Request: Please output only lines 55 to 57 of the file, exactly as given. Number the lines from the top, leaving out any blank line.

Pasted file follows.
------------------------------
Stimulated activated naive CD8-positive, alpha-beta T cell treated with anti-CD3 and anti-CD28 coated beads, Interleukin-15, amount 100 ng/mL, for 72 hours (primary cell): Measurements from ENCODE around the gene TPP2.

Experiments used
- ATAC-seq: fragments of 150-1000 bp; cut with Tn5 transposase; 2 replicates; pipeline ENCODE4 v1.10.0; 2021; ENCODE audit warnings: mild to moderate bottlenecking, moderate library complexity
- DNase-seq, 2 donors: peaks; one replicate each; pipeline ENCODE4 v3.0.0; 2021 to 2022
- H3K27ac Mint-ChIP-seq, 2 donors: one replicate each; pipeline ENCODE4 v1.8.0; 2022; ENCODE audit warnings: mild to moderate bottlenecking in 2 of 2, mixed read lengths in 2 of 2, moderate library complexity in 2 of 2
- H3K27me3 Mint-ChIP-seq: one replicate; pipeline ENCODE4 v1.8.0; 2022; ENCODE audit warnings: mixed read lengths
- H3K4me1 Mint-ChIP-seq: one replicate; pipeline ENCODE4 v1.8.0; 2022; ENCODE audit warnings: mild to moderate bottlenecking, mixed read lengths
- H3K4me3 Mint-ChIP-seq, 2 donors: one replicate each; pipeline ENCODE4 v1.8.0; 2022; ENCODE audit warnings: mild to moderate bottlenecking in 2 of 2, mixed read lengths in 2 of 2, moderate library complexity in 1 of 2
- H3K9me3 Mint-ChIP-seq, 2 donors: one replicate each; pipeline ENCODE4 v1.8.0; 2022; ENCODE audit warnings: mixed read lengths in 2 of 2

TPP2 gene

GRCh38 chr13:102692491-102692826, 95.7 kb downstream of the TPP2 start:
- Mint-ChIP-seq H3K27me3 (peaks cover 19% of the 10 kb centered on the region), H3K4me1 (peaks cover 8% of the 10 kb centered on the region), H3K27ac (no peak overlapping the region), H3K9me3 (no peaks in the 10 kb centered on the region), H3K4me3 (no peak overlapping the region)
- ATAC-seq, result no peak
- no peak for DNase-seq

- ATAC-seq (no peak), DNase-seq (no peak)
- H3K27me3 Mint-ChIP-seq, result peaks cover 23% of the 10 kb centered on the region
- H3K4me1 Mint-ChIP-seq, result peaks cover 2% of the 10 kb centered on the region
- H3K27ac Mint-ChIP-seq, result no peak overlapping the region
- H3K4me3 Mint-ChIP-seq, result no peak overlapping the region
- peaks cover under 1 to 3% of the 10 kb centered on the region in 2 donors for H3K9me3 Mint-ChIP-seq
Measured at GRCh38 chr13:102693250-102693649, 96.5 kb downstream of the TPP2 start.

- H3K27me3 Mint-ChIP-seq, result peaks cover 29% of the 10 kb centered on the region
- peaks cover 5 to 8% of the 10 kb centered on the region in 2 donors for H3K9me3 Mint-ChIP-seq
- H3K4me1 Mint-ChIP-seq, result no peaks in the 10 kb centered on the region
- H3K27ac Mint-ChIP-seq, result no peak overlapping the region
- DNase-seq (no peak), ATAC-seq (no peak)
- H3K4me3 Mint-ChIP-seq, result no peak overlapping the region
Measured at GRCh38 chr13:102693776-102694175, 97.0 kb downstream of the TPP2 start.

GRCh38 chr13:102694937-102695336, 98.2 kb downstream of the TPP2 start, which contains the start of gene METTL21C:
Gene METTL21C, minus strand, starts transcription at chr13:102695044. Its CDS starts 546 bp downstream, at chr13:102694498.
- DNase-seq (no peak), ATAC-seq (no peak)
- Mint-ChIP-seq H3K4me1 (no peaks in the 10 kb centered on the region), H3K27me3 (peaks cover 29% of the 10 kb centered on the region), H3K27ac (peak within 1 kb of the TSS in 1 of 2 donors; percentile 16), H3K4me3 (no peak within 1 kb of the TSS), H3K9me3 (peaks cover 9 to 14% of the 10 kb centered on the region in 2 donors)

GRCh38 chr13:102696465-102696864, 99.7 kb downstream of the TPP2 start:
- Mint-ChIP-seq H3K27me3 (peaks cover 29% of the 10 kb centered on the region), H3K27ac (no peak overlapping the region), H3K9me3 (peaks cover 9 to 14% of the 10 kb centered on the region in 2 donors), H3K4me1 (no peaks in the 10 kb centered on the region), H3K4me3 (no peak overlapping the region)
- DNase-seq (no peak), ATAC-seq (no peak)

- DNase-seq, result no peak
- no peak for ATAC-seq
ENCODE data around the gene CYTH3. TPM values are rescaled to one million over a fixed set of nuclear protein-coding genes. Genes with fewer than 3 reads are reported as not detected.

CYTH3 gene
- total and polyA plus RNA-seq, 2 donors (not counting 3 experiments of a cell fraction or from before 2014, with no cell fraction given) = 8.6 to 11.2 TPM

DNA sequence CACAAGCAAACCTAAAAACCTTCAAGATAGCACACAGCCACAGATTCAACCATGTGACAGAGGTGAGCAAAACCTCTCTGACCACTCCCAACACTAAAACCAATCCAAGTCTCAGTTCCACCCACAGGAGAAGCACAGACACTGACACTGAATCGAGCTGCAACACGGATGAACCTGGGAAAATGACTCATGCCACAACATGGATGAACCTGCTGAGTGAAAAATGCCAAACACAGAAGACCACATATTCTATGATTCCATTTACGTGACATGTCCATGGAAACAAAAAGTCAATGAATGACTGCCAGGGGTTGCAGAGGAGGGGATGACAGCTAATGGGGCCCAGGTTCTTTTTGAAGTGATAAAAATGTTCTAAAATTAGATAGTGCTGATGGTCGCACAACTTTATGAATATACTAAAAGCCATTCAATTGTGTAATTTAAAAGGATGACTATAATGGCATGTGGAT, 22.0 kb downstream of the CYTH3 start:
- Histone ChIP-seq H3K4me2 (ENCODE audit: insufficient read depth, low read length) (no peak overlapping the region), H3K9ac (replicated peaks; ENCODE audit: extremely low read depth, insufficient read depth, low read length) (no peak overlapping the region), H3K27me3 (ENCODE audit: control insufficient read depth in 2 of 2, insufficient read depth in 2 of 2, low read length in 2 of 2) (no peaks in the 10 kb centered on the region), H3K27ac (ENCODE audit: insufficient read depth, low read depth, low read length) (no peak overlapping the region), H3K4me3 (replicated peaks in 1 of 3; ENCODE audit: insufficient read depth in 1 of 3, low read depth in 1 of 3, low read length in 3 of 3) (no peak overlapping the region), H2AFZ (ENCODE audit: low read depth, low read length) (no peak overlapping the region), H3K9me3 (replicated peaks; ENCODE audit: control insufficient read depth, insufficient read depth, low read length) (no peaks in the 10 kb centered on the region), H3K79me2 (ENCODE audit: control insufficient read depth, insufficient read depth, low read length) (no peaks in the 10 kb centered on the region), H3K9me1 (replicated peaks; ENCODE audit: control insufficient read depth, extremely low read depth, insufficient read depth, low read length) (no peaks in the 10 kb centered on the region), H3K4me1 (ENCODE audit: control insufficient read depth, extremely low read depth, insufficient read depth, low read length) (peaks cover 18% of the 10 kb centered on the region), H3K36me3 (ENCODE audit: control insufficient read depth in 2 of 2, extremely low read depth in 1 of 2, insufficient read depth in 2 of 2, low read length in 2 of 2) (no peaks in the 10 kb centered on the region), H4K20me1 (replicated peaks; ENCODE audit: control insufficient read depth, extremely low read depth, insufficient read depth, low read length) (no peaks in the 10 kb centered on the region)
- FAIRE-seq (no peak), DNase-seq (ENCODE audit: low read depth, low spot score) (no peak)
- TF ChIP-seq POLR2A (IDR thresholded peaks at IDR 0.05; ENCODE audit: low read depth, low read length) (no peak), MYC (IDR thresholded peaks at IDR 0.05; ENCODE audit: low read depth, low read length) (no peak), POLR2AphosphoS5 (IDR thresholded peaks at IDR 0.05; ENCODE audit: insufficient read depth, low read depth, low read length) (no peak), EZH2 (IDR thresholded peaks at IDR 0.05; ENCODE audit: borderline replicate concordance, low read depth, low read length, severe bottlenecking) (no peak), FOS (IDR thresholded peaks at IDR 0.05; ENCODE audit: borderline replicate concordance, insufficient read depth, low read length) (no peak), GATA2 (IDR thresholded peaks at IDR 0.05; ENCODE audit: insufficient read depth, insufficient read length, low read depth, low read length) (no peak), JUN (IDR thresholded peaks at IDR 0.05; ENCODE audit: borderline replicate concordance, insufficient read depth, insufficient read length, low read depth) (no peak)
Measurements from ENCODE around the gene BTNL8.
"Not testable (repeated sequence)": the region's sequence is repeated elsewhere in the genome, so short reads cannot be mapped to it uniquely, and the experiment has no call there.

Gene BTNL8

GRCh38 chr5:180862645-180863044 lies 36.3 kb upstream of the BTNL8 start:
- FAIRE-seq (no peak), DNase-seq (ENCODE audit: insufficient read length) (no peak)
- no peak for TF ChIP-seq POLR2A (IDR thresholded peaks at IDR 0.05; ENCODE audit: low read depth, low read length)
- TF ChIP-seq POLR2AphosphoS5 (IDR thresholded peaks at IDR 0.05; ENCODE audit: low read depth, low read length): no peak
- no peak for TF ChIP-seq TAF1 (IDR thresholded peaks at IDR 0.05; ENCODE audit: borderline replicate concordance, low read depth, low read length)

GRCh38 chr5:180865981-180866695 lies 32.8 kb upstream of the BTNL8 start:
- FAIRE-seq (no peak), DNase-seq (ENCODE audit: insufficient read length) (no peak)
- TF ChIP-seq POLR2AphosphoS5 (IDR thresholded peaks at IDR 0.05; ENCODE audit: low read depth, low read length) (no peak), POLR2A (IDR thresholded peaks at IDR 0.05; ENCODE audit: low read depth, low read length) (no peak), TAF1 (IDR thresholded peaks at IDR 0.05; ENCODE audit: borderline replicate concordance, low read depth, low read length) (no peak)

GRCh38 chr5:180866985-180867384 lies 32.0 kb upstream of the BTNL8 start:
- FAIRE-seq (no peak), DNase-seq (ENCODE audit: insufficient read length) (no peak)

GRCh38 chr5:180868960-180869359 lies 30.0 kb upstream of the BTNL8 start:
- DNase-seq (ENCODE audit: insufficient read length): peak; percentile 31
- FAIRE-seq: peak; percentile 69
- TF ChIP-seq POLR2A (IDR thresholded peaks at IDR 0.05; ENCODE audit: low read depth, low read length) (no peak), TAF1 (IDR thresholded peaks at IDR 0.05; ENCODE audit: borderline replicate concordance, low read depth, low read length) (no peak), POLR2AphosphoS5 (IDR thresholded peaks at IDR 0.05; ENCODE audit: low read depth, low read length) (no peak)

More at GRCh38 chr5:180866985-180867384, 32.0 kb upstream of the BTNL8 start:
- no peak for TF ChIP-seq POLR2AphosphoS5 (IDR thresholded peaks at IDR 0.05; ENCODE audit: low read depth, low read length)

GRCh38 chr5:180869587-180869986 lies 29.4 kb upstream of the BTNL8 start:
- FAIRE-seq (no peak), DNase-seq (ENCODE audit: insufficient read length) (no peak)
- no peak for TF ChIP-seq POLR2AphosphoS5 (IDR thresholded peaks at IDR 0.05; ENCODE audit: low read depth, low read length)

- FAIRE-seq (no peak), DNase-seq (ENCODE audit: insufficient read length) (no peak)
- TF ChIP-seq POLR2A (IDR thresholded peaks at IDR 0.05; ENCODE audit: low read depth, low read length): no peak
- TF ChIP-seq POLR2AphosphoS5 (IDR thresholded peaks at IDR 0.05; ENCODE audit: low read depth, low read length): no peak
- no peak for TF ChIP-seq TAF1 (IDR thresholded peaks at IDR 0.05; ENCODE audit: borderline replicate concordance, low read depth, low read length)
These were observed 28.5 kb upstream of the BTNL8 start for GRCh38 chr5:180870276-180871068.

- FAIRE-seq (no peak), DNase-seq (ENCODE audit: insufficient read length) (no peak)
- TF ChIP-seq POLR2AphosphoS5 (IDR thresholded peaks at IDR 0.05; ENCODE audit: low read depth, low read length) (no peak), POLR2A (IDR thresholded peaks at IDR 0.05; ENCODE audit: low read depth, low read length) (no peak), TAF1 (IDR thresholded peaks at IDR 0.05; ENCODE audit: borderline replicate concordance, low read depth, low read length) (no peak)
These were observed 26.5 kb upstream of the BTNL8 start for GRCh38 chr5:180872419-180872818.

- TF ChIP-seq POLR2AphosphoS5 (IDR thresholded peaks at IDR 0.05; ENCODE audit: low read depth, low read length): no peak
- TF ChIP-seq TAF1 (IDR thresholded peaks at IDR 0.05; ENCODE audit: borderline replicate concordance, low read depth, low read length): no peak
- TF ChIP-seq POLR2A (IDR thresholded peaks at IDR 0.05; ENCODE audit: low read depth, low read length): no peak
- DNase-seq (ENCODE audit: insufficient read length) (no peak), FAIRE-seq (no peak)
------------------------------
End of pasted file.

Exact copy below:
- TF ChIP-seq POLR2AphosphoS5 (IDR thresholded peaks at IDR 0.05; ENCODE audit: low read depth, low read length) (no peak), POLR2A (IDR thresholded peaks at IDR 0.05; ENCODE audit: low read depth, low read length) (no peak), TAF1 (IDR thresholded peaks at IDR 0.05; ENCODE audit: borderline replicate concordance, low read depth, low read length) (no peak)

GRCh38 chr5:180866985-180867384 lies 32.0 kb upstream of the BTNL8 start:
- FAIRE-seq (no peak), DNase-seq (ENCODE audit: insufficient read length) (no peak)